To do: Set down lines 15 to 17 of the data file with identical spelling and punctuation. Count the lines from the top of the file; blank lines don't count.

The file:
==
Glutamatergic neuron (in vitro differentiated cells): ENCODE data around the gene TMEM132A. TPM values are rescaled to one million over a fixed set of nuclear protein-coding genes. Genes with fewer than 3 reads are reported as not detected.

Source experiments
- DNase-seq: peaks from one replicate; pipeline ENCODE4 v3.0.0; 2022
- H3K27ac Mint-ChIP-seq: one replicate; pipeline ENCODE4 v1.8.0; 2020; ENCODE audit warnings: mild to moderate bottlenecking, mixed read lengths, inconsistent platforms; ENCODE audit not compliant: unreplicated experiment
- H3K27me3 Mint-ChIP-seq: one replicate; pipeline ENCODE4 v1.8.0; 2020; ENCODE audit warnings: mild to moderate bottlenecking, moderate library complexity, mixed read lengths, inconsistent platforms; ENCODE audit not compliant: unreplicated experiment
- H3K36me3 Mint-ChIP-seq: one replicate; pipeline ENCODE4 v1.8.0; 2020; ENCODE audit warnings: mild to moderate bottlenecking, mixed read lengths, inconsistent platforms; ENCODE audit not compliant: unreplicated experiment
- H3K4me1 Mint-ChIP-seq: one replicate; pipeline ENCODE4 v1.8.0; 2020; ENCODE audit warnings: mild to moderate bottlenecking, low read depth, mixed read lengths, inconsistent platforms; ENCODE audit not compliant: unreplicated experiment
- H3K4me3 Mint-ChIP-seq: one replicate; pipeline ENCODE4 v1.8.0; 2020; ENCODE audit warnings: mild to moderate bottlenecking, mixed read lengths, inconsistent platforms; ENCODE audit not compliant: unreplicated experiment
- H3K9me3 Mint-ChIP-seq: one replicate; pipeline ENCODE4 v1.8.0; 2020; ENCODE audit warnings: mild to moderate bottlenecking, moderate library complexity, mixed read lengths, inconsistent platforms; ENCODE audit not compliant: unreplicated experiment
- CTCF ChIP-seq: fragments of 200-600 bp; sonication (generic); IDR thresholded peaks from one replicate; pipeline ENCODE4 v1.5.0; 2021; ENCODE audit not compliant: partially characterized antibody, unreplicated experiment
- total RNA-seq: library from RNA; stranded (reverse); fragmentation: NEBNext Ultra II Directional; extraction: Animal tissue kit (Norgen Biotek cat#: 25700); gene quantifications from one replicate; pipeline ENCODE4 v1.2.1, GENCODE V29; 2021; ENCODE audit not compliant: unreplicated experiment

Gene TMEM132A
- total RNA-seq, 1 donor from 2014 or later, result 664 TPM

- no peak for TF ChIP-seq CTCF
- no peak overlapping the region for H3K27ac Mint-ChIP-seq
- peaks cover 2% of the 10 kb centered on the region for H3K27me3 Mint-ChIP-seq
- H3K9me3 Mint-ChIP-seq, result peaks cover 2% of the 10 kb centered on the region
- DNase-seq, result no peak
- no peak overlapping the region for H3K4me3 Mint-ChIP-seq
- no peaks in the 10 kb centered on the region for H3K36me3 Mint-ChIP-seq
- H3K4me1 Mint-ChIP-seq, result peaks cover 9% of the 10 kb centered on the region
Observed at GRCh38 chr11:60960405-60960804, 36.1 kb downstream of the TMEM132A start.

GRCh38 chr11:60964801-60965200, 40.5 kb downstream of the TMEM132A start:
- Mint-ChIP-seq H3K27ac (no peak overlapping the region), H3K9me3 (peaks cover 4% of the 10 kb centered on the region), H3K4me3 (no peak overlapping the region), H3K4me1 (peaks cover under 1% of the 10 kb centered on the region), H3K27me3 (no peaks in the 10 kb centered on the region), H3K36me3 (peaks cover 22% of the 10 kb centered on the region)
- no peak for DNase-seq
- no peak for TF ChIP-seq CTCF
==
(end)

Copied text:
- no peak overlapping the region for H3K27ac Mint-ChIP-seq
- peaks cover 2% of the 10 kb centered on the region for H3K27me3 Mint-ChIP-seq
- H3K9me3 Mint-ChIP-seq, result peaks cover 2% of the 10 kb centered on the region